Wood’s Homes says thank you to our community!
Wood’s Homes Foundation received overwhelming support from our community and local business supporters in 2020. This support was so important in helping us raise much needed funds for Wood’s Homes programs and services, as well as increasing awareness about the importance of mental health and the resources available for those who need help.
To learn more about how local business and individuals can support Wood’s Homes, click 'Read More'.
Wood's Homes Journal: COVID-19 Special Issue
The COVID-19 pandemic has made an impact on mental health services in Canada.
In this special edition of the Wood's Homes Journal, we examine what Wood’s Homes staff learned about innovations to service delivery for children, youth and families during the COVID-19 pandemic, as well as how best practices will be informed by these innovations in the future.
Click ‘Read More’ to read the full journal.
Welcome to Wood's Homes.
Wood’s Homes is a children’s mental health centre that provides treatment and support for children, youth and families with mental health needs. We are a non-profit organization and have been working with families since 1914.
Our 600 staff provide 40+ programs and services in Calgary, Lethbridge, Strathmore and Fort McMurray.
Wood’s Homes is nationally recognized and accredited by Accreditation Canada which recently awarded us with Exemplary Standing for the third time.
We are here to help. Always.
I found out I was pregnant on July 27, 2020.
My husband, Dylan, and I had never been so excited – after 11 years together, we were finally taking the next step in our journey as a couple and becoming parents. At that time, it appeared as though the global COVID-19 pandemic was slowing down – active case numbers were low, provincial restrictions were lifted and life was pretty much the same as it was before the pandemic (aside from the face masks, of course). Yes, we knew that COVID-19 was still here and could potentially be around for many months to come; however, many of the fears and anxieties we had in the spring were slowly disappearing as we saw case numbers decline.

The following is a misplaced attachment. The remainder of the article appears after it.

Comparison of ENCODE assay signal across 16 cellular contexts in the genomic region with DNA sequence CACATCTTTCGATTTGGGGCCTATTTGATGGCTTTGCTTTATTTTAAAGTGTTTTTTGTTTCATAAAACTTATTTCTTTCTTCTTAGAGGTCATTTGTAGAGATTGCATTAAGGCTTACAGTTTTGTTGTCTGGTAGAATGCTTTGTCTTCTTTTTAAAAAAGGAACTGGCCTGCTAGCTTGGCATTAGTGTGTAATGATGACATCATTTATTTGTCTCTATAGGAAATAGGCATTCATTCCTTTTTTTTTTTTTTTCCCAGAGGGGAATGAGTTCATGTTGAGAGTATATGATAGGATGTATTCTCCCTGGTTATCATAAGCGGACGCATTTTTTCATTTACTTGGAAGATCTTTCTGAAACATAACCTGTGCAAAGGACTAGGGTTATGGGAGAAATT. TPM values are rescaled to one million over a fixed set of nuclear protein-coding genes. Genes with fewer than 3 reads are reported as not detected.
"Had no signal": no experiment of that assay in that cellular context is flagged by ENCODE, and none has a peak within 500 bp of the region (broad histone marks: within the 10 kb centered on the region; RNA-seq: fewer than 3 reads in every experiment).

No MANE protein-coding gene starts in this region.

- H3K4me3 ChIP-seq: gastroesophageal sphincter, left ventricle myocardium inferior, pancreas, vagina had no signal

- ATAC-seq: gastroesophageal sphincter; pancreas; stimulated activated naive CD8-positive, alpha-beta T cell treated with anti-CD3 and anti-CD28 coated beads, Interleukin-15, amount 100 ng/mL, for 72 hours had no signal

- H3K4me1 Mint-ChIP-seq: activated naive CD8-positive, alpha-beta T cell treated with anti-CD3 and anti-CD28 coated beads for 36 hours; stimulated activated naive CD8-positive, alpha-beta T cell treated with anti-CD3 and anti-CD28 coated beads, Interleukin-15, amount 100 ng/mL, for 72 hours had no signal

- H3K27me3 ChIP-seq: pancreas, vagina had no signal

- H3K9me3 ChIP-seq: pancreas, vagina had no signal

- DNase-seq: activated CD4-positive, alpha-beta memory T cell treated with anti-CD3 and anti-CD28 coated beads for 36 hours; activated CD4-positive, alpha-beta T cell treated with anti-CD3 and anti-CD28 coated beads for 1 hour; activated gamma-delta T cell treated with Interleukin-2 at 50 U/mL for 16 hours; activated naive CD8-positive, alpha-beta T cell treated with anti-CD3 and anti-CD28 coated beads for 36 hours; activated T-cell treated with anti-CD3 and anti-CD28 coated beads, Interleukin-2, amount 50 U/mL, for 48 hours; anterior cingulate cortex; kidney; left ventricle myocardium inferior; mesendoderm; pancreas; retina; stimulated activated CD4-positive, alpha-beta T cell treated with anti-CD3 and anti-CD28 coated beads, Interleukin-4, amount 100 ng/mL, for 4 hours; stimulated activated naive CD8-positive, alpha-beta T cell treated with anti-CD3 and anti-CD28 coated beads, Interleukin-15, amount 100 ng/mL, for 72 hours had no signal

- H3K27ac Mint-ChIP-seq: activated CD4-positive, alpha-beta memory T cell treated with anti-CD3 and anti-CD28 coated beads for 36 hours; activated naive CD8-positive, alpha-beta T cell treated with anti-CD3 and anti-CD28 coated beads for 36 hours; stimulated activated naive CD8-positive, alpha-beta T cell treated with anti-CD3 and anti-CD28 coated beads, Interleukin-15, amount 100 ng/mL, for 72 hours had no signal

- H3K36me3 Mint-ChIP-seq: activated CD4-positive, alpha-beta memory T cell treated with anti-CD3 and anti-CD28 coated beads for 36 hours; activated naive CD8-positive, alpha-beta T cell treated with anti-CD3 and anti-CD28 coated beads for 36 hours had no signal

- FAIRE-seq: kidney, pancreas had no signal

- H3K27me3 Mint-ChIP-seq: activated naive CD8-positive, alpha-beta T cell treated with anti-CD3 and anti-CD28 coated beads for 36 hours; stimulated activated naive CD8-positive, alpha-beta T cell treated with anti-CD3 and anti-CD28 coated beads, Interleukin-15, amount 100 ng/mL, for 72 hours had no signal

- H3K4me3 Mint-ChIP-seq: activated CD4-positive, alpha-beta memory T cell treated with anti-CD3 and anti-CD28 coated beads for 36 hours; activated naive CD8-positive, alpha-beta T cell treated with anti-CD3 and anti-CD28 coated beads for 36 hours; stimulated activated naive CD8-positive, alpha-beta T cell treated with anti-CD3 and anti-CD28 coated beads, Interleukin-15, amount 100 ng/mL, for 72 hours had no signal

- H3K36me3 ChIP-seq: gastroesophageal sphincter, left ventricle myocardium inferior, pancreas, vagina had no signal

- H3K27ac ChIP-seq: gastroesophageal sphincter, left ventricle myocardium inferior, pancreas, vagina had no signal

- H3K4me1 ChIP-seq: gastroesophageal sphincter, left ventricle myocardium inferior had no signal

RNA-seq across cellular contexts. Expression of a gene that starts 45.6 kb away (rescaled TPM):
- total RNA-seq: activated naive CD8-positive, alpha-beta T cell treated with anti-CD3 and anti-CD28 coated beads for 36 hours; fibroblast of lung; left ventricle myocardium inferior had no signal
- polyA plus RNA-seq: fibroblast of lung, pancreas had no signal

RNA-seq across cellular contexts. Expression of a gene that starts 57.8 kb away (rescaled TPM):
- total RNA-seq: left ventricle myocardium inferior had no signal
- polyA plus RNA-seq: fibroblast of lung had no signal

If you remember the last entry in this series, I spoke about how using a substance is a negative maladaptive strategy to cope with trauma.
Now that we’re in our second lockdown, many of us may be thinking about some of the things we’ve given up over the past year – hugging friends and family members, meeting a child born during the lockdown or celebrating the life of a loved one who passed away – and for some, it may be a long list.
This blog post is result of a conversation had between Tye Rhyno, Indigenous Liaison at Wood’s Homes, and Elder John Crier from Maskwacis, Samson Cree Nation, around Valentine’s Day. It shares knowledge on self-love, love for your children, love for your partner and love for your community. We acknowledge the impact of colonization on Indigenous families and the loss of traditional teachings, and that finding new pathways requires access to knowledge, with the understanding that we can integrate new teachings at any point along our journey.